Experiment with the operation of this program.
    Congratulations!  You have just run your first OpenGL program.

3. Compile and execute the Solar program. 
 To start the C++ compiler and load the Solar project, double-click on the file with extension "dsw" (= "Development Studio Workspace").  This starts the compiler. 
     To compile and link the program, pick the Build Solar.exe option from the Build menu.  (Note that the Compile option will compile, but not link the program.)  The build can also be invoked by a icon on the second menu bar, or by just pressing the F7 command key.
    Hopefully, your compile and link worked without any error messages.   If there were error messages, you will need to fix something.  One thing that might have gone wrong is that you are using the dsw file from the Public Folder, or you neglected to make your files readable (any error messages about not being able to read files or about files being modified outside the editor could reflect these problems).  [If you are working from on a machine at home, you need to be sure you have the OpenGL and GLUT header files, library files and dll's.]
    Once the file Solar.exe is built, you can run it by selecting Execute (or Go) from the Build menu.  Alternately you can use the Execute or Go icon on the second menu bar, or you may just press F5.  If all goes well, the program will run correctly for you!

4. Modifying the program.  Now lets try customizing the program.
    First, open the file solar.c:  On the left window, select File View.  Then find the file solar.c in the file view, and double-click it, to open it for editing. 
    Then, find the line glColor3f(1.0,1.0,0.0); which sets the color of the sun.  Replace this by glColor3f(1.0,1.0,1.0 ).  (The last 0.0 changed to 1.0.) 
    Recompile and run the program.  The sun should now be white.
    Try changing the color of the earth or the moon.  Find the appropriate glColor command --- its three arguments are the Red, Green and Blue components of the color.  Try setting different values for these colors.  (Three zero values will be black and hence invisible.)   Recompile and run the program.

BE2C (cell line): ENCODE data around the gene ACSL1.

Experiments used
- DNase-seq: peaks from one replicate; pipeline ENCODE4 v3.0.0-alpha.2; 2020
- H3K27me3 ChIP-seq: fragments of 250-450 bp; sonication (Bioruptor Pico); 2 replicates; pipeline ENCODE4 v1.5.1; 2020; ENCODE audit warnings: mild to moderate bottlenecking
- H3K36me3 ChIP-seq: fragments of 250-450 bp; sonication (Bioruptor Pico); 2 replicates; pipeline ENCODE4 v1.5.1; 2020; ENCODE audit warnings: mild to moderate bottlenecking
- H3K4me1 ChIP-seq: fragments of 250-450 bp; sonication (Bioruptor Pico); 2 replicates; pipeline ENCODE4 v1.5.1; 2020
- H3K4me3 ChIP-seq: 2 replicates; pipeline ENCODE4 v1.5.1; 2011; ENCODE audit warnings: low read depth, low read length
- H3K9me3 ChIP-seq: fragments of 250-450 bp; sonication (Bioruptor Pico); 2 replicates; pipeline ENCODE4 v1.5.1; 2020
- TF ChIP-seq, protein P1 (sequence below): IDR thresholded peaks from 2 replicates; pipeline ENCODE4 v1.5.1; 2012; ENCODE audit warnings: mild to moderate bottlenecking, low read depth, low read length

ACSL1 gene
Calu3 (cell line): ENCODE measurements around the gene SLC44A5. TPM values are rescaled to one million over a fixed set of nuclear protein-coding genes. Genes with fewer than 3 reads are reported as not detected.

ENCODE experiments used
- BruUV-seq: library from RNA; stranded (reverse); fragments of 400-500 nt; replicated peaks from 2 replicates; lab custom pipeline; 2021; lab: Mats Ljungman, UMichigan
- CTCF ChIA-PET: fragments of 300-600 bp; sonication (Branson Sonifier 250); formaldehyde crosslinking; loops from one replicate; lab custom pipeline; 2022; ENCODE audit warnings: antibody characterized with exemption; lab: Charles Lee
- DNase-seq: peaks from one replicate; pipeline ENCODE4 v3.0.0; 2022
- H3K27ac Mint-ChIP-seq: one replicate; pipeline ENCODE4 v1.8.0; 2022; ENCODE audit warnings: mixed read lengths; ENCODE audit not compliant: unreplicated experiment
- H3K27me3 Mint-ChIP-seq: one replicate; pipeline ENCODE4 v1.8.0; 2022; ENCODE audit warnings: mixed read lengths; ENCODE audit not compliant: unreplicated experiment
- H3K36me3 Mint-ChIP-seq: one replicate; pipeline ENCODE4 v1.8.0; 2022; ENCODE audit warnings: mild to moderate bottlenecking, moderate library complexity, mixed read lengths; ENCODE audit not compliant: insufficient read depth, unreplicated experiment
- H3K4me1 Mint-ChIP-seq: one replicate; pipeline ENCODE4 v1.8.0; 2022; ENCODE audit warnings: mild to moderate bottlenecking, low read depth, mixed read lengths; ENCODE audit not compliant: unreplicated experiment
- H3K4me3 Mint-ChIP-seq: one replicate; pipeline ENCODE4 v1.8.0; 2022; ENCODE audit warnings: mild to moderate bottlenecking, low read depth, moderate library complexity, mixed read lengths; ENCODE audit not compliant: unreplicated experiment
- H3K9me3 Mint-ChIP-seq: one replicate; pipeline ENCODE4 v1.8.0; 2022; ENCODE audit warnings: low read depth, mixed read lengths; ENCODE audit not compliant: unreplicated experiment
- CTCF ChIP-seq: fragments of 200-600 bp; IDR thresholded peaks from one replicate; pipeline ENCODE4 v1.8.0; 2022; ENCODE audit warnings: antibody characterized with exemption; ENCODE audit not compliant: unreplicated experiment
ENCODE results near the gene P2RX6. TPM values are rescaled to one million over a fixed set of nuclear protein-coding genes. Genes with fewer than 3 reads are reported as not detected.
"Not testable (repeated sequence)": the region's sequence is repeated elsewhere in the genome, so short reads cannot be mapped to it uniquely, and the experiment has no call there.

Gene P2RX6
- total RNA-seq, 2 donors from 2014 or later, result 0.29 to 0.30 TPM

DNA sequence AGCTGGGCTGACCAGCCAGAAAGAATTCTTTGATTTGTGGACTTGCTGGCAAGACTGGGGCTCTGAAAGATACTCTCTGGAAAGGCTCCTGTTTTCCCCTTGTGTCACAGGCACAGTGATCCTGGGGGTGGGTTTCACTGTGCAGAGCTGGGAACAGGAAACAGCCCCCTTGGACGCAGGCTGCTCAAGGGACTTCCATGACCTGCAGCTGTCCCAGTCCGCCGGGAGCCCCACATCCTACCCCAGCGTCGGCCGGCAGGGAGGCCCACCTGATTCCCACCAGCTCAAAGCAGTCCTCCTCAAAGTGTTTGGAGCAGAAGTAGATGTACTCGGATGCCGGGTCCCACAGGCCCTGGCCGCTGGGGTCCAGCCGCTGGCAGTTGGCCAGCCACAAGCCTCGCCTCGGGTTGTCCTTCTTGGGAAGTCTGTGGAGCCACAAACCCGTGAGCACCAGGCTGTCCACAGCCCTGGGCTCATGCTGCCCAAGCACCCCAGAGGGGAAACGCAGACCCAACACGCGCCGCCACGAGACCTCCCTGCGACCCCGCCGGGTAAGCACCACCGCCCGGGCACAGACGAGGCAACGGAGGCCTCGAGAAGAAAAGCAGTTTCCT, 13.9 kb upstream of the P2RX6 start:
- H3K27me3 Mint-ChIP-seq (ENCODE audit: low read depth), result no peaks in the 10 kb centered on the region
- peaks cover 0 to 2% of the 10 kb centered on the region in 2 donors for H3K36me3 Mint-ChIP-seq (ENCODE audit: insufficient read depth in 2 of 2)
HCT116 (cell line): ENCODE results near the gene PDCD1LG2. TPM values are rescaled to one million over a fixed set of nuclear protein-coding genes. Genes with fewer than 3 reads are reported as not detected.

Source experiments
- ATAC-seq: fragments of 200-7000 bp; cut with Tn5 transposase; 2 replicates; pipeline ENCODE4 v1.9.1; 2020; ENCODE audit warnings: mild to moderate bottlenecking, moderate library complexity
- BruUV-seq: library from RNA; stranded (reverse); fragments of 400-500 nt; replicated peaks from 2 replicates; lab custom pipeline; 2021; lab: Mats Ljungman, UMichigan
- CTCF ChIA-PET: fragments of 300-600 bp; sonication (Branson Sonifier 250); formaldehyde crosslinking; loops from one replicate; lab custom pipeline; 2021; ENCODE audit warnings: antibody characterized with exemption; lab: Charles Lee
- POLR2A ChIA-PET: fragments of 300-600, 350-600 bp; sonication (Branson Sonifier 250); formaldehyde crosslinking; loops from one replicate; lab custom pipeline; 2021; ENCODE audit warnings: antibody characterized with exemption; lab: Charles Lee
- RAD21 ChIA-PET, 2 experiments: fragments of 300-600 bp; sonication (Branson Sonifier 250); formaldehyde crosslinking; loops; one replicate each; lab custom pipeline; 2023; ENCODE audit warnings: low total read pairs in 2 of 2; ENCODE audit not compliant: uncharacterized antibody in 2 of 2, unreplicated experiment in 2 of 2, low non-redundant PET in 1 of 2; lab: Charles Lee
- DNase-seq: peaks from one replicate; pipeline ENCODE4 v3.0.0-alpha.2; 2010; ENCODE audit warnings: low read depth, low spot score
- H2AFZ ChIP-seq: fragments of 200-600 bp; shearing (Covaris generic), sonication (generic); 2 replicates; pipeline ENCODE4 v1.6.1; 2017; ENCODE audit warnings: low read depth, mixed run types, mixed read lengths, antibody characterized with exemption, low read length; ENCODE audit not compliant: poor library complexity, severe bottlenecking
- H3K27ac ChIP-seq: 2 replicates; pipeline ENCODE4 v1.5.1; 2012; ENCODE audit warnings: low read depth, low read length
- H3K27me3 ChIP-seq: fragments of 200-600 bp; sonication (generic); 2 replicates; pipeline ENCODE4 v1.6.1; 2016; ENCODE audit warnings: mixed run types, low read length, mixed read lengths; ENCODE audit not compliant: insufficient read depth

Congratulations, you now know how to edit, compile, link and run OpenGL programs!!

5. Learn to use the Visual Debugger.  If your only programming experience is under Unix you owe it to yourself to learn how to use an interactive visual debugger.  Visual C++ is one of the best ones around (although most commercial development products are also quite good).    You should learn at least the following:
        a.  Insert a break point:  Find the line that says  if (spinMode).   Insert a breakpoint, by placing the cursor on that line and pressing F9 (or right-click and select "insert breakpoint".
        b.  Run the program: it will stop at the break point.  If you look in the window at the bottom left, it shows the values of current variable (such as spinMode, HourOfDay).
        c.  Single step through the code. 
Press F10 (or choose Step Over off the Debug menu).  The program goes to the next line.  Note how the variables in the bottom left window change and their values change too.  Try pressing F10 again: see what happens.  Repeat.
        d.  There are more features learn.   The most important are (a) Step Into and Step Out -- unlike Step Over,  Step Into  let the debugging step inside function calls.  Step Out runs until the end of the current function and stops at the point where it returns.  (b) The Watch Window  You can enter variable names into the bottom right window and keep a variable's value permanently on the screen.
        e.  Experiment with debugging, ask us or other students for help. It is great way to make programming easier.

6.  If you are using machines other than the APM lab you are not done yet:  Verify that you can move code from your working machine to the PC lab, and that it will compile and run on the PC lab machines.